“Proclamations about freedom of expression are a bit like the word ‘democratic’ in the title of a state. It appears most prominently in the titles of states in which it is suppressed most obviously,” Andrew Brons MEP said last week in the European Parliament.
Speaking during a debate on the EU’s Accession to the European Convention on Human Rights, Mr Brons said that “both the Charter of Fundamental Rights and the European Convention on Human Rights provide that people have or should have freedom of expression.
“In several EU countries and signatories of the Convention, people can be, and are, gaoled for heretical opinions on academic subjects and for political opinions that are disapproved of by the Political Class.
“Perhaps the worst example is the country in which we are now, France,” he continued.
“France, only this year, passed a law prescribing a description of the killing of Armenians in 1915 backed up by criminal penalties.
“Furthermore, people have been prosecuted for the careless use of a word such as ‘debate’ to refer to an historical event,” Mr Brons added, referring to a leading French Front National figure, Bruno Gollnisch, who made that remark about the Holocaust.
“It really doesn’t matter whether or not one dishonest document is judged by the standards of another dishonest document,” Mr Brons continued, referring to the European Union with its document, the Charter of Fundamental Rights: and the Council of Europe with its document, the European Convention on Human Rights.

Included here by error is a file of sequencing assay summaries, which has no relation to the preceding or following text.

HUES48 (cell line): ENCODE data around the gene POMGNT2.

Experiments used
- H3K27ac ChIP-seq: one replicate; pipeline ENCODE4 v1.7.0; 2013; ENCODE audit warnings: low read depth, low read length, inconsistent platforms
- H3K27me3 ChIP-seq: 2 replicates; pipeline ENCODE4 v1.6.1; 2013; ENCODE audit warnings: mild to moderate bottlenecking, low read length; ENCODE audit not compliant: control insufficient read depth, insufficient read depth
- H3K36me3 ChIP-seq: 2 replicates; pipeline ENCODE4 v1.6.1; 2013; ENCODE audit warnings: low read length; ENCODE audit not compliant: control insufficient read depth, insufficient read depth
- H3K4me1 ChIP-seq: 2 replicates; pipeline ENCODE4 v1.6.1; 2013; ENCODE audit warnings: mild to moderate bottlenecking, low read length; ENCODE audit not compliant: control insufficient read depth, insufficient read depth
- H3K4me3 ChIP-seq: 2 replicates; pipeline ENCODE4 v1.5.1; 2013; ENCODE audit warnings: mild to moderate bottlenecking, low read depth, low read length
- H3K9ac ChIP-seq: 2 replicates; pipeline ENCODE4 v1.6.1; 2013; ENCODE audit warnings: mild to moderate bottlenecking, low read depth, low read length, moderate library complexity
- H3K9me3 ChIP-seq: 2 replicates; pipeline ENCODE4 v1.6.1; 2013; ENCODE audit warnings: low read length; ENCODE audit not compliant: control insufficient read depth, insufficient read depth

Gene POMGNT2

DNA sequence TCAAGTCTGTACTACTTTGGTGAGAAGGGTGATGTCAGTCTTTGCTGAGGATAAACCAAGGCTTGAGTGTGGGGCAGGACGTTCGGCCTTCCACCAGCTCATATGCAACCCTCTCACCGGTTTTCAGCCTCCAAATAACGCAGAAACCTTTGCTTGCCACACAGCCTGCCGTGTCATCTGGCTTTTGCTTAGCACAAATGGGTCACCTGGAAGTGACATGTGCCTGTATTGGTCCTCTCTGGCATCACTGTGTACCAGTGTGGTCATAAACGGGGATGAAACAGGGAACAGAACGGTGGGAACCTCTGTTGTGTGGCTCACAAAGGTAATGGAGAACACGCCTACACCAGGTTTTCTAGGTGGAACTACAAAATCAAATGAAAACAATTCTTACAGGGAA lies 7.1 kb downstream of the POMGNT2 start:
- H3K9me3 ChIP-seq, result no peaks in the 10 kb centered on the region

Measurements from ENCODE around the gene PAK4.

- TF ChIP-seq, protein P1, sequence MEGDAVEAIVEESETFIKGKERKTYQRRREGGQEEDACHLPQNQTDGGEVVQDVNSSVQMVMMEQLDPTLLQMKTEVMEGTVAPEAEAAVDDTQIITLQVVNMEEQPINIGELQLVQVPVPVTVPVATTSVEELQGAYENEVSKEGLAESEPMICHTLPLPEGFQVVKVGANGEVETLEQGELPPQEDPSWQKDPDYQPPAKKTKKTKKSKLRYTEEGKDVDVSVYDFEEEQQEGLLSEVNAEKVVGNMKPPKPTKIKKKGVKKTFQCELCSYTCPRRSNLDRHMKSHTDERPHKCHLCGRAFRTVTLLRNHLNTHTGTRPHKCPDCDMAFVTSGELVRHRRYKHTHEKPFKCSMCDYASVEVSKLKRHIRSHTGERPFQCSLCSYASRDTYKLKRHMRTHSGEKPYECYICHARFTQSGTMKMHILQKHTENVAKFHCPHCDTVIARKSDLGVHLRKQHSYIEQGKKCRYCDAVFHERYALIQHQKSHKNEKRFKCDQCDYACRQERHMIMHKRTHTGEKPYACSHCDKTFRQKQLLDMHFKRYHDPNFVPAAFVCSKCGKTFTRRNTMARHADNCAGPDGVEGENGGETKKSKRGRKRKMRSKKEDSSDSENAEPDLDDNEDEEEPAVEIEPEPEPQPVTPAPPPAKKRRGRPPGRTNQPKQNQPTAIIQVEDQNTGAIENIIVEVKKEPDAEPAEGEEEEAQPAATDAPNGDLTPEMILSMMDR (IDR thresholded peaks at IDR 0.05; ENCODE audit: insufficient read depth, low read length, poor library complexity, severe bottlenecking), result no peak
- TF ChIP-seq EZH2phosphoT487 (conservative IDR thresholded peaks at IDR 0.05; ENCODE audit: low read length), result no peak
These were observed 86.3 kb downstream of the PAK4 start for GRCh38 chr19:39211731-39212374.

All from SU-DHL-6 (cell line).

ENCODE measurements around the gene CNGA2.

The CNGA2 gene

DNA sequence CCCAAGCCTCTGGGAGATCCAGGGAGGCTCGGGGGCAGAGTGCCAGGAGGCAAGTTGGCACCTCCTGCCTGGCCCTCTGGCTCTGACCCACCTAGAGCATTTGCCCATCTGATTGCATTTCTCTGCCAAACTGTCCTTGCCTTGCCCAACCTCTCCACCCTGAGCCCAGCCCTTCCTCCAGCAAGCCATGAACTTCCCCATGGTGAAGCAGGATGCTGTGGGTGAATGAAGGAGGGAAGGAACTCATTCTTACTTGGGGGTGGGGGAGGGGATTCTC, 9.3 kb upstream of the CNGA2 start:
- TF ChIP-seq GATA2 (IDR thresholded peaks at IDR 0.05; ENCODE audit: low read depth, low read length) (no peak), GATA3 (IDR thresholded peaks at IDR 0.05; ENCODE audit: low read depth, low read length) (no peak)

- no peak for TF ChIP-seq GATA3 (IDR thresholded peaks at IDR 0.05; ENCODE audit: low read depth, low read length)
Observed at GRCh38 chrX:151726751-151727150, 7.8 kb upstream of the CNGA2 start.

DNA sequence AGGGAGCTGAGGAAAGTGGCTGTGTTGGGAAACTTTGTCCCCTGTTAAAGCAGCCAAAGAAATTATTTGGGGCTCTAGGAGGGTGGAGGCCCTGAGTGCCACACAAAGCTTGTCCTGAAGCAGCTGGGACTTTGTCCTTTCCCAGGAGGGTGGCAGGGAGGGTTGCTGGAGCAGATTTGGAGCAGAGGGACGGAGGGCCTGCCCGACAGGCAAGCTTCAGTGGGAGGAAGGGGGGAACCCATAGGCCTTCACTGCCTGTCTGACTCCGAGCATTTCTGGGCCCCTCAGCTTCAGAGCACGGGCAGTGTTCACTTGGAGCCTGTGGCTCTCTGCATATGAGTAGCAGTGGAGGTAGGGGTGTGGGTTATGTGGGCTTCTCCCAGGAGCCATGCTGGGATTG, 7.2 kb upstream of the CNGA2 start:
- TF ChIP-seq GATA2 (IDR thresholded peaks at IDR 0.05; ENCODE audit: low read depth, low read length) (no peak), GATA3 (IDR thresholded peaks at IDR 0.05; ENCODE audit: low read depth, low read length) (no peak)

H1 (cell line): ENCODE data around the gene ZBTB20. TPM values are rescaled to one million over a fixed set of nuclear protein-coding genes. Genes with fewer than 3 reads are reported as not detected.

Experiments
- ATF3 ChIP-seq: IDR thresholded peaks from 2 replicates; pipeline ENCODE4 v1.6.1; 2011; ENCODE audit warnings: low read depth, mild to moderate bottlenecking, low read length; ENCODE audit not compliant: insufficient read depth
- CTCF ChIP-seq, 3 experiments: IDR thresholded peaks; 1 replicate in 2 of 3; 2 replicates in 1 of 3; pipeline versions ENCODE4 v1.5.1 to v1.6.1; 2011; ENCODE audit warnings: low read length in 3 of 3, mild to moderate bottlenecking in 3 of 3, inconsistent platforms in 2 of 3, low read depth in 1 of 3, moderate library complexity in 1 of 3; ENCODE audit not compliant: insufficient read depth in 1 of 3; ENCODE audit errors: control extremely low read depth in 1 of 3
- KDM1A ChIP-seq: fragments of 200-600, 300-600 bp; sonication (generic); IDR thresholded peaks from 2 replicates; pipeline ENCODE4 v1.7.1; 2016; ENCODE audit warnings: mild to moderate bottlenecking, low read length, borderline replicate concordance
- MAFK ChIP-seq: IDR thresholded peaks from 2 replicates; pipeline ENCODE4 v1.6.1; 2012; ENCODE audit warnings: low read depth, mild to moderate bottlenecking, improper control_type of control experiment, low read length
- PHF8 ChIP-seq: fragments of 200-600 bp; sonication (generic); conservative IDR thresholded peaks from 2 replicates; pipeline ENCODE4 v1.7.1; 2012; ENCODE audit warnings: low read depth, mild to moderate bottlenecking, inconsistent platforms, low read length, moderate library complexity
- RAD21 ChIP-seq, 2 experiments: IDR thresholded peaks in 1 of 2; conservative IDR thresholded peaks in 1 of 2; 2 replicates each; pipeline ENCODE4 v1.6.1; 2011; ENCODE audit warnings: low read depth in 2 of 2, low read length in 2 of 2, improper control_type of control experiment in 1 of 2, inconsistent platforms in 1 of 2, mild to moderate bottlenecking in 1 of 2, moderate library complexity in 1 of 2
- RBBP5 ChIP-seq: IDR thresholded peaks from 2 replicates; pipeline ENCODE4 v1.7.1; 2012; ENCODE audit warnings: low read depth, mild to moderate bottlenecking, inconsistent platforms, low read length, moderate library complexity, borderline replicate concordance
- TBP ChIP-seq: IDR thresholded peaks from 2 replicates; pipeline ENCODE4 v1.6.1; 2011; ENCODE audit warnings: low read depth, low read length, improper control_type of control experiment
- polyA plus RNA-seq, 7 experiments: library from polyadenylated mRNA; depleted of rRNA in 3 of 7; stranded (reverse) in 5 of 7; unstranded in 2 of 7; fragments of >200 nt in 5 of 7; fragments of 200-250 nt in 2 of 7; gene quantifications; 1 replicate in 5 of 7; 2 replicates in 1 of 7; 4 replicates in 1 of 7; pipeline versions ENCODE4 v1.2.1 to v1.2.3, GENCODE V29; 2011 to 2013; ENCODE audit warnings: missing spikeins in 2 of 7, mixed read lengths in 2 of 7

Speaking later, Mr Brons explained further: “The issue here is whether or not one organisation, the European Union, complies with its obligation under Article 6 of the Lisbon Treaty, and becomes a member of the second organisation, the Council of Europe, and thereby signs up to the Council of Europe’s document, the European Convention on Human Rights.
“When the European Union signs up to the Council of Europe and to its European Convention on Human Rights, there might be a succession of ‘compatibility’ court rulings.
“It might have to be decided whether the national law of a member country is consistent with EU law (if the national law is within an area of EU competence); or it might have to be decided (ultimately by the EU’s Court of Justice) whether the EU law is consistent with the EU’s Charter of Fundamental Rights.
“It might hen have to be decided whether the judgment of the EU’s Court of Justice and the (EU’s) Charter of Fundamental Rights are consistent with the Council of Europe’s European Convention on Human Rights,” Mr Brons said, pointing out that it was all very confusing.